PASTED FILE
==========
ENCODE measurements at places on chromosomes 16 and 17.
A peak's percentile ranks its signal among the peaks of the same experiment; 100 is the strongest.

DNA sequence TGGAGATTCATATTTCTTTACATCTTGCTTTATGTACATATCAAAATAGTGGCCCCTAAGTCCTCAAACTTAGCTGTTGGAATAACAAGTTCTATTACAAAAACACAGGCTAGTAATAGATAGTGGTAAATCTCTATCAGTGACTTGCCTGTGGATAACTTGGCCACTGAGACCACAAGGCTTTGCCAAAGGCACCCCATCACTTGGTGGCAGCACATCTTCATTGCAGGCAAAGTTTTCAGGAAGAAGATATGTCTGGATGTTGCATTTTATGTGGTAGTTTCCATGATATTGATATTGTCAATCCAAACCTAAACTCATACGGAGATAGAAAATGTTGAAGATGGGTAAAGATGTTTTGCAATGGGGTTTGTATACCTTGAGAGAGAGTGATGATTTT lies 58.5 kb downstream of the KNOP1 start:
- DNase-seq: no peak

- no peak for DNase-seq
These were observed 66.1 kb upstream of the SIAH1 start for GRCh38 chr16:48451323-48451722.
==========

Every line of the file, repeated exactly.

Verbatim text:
ENCODE measurements at places on chromosomes 16 and 17.
A peak's percentile ranks its signal among the peaks of the same experiment; 100 is the strongest.

DNA sequence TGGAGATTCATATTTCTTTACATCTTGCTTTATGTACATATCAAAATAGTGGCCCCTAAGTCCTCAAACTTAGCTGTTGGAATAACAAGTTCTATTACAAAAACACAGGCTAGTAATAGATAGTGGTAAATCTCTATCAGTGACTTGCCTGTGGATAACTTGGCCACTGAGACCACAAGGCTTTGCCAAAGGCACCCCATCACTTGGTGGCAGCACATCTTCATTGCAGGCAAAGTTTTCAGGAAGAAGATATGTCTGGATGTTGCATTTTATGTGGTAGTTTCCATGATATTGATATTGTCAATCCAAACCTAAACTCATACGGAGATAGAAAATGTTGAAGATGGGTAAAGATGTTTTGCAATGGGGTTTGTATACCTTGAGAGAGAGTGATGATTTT lies 58.5 kb downstream of the KNOP1 start:
- DNase-seq: no peak

- no peak for DNase-seq
These were observed 66.1 kb upstream of the SIAH1 start for GRCh38 chr16:48451323-48451722.